Plumes, large igneous province rocks and associated deformation: a geophysical study of Walvis Ridge, offshore Namibia - Cruise No. MSM17/1 - November 23 - December 29, 2010 - Mindelo (Cape Verde) - Walvis Bay (Namibia)

Freier Zugriff
in MARIA S. MERIAN-Berichte; MSM17/1; 1-62; MARIA S. MERIAN-Berichte

Dokumentinformationen

  • Format / Umfang:
    1 pages
  • ISSN:
  • DOI:
  • Medientyp:
    Aufsatz (Zeitschrift)
  • Format:
    Elektronische Ressource
  • Sprache:
    Englisch
  • Klassifikation:
    DDC:    550 Earth sciences and geology

Abstract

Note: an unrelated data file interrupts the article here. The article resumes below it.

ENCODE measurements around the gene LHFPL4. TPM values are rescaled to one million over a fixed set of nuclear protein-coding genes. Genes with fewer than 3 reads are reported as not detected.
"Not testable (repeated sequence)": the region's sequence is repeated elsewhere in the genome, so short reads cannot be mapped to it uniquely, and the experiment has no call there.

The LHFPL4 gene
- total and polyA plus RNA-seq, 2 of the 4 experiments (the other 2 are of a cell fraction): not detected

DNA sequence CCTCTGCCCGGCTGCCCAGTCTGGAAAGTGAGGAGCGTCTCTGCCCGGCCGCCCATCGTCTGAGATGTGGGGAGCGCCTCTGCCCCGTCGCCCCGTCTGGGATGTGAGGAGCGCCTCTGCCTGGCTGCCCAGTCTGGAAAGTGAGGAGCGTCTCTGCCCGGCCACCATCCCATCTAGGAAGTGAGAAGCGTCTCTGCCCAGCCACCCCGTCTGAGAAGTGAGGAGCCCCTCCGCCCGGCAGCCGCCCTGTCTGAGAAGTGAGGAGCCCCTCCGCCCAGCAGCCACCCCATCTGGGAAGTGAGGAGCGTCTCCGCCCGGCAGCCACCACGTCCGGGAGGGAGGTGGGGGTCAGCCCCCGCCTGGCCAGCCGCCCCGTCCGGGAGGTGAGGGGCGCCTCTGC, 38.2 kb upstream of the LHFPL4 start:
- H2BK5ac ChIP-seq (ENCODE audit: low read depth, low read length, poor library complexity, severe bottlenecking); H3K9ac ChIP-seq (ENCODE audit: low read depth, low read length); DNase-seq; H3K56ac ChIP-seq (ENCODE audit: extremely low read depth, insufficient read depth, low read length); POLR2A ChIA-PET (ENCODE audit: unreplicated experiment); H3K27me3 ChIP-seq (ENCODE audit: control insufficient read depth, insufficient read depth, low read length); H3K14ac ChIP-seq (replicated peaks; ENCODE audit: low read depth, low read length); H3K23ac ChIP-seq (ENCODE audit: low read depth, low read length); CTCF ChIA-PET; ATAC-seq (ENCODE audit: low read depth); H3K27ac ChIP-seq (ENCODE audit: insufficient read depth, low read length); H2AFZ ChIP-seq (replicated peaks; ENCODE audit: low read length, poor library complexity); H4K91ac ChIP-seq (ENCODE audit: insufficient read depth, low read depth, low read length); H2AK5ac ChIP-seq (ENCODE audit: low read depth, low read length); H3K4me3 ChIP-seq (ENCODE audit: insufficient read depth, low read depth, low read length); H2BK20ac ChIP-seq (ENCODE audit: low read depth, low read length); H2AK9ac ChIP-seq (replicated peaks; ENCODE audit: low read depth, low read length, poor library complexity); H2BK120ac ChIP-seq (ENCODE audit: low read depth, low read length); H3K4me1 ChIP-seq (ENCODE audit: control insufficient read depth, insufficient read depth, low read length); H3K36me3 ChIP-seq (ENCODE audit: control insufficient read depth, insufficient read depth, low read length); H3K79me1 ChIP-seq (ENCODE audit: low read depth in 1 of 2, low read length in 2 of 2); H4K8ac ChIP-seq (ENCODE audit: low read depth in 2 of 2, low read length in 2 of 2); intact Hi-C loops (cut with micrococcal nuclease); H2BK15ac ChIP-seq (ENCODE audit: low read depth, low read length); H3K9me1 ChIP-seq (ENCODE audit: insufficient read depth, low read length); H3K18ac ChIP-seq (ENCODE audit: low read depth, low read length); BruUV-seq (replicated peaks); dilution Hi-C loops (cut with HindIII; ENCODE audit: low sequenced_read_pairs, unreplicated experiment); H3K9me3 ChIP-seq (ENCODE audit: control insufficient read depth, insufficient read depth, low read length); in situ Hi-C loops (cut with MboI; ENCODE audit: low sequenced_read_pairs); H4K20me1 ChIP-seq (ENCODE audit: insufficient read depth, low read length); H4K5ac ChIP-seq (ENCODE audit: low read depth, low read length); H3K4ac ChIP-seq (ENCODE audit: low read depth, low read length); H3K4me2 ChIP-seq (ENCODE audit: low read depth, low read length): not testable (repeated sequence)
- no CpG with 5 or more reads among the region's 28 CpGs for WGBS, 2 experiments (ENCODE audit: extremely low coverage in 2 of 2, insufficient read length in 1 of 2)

R/V MARIA S. MERIAN Expedition MSM17/1 investigated the crustal and uppermost mantle structure, and morphology of the Walvis Ridge, offshore Namibia, and southwest Africa. Techniques used were marine wide-angle active seismic, multichannel reflection seismic, ocean bottom magnetotellurics, and high-resolution bathymetric swath mapping. We accomplished deployment and successful recovery of 112 ocean bottom seismometer (OBS) or ocean bottom hydrophone (OBH) stations, and deployed 24 ocean bottom magnetotelluric (OBMT) instruments for longer-term (about one month) data recording. Deployments were on two profiles, one on the middle and lower continental slope on the Namibian passive margin in NNW-SSE direction, and a second one from the Walvis Ridge crest far into the southern Angola Basin in WNW-ESE direction. In addition, air gun shots were fired on two margin-parallel profiles on the upper slope and shelf, to be recorded by a seismological land array deployed in the Kaoko-Veld of northern Namibia. High-resolution bathymetric data were acquired on all profiles. In addition, the northwest slope of Walvis Ridge around the ocean-continent boundary was bathymetrically surveyed, to document landforms likely created by magmatic processes, crustal deformation, and submarine mass wasting. Reflection seismic data were collected on all profiles to investigate the thickness of the sediment cover on the crustal basement. Expedition MSM17/1 terminated at Walvis Bay on 29th December 2010, with all scientific objectives achieved, and zero loss of instrumentation and ship time.